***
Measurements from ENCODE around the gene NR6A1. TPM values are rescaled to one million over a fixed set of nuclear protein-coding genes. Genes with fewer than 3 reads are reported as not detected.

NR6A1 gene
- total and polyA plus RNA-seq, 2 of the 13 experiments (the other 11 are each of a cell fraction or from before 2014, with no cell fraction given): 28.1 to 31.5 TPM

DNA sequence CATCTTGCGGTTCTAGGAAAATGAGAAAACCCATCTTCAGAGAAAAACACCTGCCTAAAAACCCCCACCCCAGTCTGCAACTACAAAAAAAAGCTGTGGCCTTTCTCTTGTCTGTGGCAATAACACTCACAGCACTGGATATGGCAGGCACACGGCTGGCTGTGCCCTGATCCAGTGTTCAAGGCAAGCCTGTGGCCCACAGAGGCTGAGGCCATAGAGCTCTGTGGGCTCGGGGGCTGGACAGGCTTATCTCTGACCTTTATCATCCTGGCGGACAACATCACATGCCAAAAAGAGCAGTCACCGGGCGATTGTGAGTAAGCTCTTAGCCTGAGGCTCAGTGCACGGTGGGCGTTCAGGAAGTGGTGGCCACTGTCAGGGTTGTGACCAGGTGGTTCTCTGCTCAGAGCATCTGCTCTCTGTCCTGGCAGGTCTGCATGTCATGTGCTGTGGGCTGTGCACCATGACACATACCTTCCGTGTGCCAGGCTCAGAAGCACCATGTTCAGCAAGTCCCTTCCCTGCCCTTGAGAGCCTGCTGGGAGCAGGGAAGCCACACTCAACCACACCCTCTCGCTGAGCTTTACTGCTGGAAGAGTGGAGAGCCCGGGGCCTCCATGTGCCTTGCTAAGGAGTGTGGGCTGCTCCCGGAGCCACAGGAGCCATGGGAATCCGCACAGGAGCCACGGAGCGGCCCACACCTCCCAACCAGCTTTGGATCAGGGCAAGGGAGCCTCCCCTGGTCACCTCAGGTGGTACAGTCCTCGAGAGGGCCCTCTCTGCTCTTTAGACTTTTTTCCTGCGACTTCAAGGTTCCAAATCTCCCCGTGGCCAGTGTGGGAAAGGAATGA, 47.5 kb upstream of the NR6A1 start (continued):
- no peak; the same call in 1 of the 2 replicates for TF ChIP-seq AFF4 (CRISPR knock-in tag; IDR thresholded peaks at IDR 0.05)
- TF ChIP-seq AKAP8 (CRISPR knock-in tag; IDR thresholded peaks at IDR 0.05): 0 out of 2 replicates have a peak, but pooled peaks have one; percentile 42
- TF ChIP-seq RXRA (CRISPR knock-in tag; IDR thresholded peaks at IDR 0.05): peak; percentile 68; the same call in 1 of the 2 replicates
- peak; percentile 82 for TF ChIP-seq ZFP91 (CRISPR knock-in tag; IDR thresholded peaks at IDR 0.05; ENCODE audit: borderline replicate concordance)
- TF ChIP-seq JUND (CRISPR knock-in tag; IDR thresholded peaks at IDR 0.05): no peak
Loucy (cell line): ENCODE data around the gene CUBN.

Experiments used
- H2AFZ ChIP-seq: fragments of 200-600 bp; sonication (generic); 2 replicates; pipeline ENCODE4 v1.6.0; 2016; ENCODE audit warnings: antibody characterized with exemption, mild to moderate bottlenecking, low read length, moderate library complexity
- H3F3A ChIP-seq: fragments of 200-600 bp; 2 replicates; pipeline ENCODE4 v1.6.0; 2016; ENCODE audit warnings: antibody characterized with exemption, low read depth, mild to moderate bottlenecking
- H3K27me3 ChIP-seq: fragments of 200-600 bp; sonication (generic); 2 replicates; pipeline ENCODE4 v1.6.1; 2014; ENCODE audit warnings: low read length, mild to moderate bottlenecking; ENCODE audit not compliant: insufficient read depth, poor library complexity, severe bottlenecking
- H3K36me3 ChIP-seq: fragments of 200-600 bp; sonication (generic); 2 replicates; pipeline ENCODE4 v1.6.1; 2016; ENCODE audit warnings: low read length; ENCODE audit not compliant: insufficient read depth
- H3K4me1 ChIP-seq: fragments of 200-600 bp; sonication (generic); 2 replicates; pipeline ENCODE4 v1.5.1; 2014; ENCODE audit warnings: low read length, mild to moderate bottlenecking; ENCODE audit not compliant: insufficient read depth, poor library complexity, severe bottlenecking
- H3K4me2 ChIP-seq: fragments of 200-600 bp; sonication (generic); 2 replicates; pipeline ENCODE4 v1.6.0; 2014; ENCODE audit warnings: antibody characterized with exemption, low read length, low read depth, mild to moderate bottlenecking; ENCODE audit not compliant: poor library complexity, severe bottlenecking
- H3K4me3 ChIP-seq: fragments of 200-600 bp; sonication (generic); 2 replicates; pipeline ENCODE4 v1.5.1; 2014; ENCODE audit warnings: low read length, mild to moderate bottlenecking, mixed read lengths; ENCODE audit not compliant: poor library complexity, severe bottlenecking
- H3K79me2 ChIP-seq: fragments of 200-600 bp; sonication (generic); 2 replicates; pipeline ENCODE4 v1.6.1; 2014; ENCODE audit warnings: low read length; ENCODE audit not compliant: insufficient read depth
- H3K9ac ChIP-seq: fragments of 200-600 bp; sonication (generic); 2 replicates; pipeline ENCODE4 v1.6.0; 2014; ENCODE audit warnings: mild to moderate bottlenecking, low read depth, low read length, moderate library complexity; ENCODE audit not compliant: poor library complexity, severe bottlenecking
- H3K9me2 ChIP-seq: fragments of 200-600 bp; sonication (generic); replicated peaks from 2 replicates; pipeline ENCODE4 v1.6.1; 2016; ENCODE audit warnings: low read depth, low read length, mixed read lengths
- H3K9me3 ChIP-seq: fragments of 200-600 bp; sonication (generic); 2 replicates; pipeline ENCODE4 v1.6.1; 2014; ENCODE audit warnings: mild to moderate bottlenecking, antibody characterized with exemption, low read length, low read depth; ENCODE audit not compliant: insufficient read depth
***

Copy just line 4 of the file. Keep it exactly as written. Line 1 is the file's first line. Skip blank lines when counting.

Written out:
DNA sequence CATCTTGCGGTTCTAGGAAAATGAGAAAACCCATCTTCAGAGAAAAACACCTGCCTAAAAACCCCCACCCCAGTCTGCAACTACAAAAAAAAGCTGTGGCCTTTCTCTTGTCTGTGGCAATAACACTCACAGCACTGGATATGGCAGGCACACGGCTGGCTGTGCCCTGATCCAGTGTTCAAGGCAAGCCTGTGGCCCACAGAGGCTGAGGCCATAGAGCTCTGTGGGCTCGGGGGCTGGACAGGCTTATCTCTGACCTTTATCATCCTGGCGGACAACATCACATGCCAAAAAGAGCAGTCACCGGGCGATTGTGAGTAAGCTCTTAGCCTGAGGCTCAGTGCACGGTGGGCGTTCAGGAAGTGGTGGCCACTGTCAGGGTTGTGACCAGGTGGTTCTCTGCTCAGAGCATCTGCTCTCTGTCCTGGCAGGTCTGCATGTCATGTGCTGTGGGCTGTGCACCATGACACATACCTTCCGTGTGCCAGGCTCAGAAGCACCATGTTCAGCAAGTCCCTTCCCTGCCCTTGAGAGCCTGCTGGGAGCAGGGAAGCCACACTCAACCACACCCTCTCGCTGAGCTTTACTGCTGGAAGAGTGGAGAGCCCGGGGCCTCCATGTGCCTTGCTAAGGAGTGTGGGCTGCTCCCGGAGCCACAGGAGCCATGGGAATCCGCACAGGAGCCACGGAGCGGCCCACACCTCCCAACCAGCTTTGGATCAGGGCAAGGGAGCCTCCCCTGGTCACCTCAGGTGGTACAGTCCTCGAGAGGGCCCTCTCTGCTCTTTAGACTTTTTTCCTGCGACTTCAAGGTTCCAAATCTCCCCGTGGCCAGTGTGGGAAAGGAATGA, 47.5 kb upstream of the NR6A1 start (continued):